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I have the following question related to $\ell^\infty(\mathbb{N}).$ How can I construct a bounded, linear operator from $\ell^\infty(\mathbb{N})$ into $c_0(\mathbb{N})$ which is non-compact?

It is clear that $\ell^\infty$ is a Grothendieck space with Dunford-Pettis property, hence any operator from $\ell^\infty$ into a separable Banach space must be strictly singular. But I do not know any example above which is non-compact.

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From problem VII.3 in Diestel's Sequences and Series in Banach Spaces: The bounded linear operators from $\ell_\infty$ to $c_0$ correspond to the weak$^*$ null sequences in $\ell_\infty^*$ and a bounded operator $T$ from $\ell_\infty$ to $c_0$ is compact iff the sequence $(T^*e_i^*)$ is norm null in $\ell_\infty^*$. – David Mitra Jun 6 '12 at 14:51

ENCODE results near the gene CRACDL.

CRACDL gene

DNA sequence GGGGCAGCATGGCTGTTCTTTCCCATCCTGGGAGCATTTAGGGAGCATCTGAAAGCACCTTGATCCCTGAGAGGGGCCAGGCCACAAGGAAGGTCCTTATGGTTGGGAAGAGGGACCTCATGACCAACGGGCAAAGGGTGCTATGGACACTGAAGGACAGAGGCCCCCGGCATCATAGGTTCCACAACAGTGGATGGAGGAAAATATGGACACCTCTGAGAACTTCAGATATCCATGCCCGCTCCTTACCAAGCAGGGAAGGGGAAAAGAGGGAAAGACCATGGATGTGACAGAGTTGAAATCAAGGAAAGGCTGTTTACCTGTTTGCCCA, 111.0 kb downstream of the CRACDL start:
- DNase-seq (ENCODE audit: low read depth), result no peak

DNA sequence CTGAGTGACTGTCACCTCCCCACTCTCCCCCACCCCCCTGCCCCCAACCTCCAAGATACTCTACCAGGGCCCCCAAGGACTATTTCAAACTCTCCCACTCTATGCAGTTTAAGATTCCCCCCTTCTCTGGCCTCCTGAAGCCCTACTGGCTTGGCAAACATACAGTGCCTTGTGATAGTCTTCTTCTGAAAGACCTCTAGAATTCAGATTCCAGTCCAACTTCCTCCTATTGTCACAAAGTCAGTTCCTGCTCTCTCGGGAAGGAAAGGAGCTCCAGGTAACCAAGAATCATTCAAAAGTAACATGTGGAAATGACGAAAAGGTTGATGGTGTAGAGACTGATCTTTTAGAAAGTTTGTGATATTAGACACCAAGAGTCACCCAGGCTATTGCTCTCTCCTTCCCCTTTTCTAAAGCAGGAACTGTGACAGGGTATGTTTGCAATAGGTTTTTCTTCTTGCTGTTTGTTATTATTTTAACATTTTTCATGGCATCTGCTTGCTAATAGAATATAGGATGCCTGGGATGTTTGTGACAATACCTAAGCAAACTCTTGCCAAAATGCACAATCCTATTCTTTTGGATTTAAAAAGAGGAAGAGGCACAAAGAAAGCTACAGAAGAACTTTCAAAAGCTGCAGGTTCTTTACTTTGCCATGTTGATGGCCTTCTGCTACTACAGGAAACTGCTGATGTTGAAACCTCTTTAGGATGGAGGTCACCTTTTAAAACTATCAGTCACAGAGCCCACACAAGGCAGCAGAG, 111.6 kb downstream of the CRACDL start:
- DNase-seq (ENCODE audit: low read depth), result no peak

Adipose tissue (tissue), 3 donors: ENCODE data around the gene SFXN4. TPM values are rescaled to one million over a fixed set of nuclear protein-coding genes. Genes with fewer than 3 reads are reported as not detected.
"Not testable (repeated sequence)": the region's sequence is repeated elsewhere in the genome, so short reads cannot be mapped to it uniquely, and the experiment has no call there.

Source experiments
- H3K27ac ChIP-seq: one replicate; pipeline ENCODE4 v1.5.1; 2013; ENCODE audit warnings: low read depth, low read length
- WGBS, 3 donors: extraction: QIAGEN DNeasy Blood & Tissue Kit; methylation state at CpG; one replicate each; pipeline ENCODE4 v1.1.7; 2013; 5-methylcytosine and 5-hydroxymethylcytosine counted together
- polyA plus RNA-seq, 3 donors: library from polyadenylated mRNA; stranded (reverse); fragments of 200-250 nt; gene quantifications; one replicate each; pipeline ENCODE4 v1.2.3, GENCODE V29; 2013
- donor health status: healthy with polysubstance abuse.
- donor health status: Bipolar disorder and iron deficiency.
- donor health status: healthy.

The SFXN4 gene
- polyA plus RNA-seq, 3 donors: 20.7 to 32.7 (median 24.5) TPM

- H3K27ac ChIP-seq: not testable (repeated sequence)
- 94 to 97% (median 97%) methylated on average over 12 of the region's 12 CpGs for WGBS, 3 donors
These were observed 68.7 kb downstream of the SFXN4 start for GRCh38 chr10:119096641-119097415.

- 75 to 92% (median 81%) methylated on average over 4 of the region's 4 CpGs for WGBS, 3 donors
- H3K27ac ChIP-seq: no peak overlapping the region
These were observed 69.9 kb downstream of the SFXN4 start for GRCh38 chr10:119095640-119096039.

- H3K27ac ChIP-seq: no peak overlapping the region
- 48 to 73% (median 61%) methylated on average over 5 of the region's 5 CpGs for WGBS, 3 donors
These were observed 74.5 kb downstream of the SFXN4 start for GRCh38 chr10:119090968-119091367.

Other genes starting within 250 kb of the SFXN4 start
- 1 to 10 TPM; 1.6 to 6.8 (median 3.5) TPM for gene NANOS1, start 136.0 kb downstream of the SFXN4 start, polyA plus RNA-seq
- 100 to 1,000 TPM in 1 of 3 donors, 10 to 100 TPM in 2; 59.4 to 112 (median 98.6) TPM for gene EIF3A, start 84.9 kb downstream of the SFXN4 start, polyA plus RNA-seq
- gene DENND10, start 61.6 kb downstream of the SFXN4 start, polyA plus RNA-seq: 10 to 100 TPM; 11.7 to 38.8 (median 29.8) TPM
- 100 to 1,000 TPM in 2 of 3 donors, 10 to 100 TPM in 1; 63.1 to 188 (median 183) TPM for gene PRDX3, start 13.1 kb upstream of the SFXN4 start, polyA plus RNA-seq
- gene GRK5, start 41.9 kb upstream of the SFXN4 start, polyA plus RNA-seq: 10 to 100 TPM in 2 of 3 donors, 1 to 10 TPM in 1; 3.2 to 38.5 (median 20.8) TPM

Thank you very much, I will check it! – leka Jun 6 '12 at 16:54
up vote 4 down vote accepted

A bounded operator $T:\ell_\infty\rightarrow c_0$ has the form $Tx=(x_n^*(x))$ for some weak$^*$ null sequence $(x_n^*)$ in $\ell_\infty^*$. A set $K\subset c_0$ is relatively compact if and only if there is a $x\in c_0$ such that $|k_n|\le |x_n|$ for all $k\in K$ and all $n\ge1$. From these two facts, it follows that $T(B({\ell_\infty}))$ is relatively compact if and only if the representing sequence $(x_n^*)$ is norm-null.

So, you need only find a sequence in $\ell_\infty^*$ that is weak$^*$ null, but not norm null. Such a sequence exists in $\ell_\infty^*$ since: 1) weak$^*$ convergent sequences in $\ell_\infty^*$ are weakly convergent ($\ell_\infty^*$ has the Grothendieck property), and 2) $\ell_\infty^*$ does not have the Schur property (weakly convergent sequences are norm convergent).

(There may be a less roundabout way of showing the the result of the preceding paragraph.)

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What is a null sequence? – Nate Eldredge Jun 6 '12 at 18:21
@NateEldredge Sorry, a sequence that converges to the zero vector. – David Mitra Jun 6 '12 at 18:24
I expected a direct example but now I understand why this is not immediate. Thank you! – leka Jun 7 '12 at 16:41

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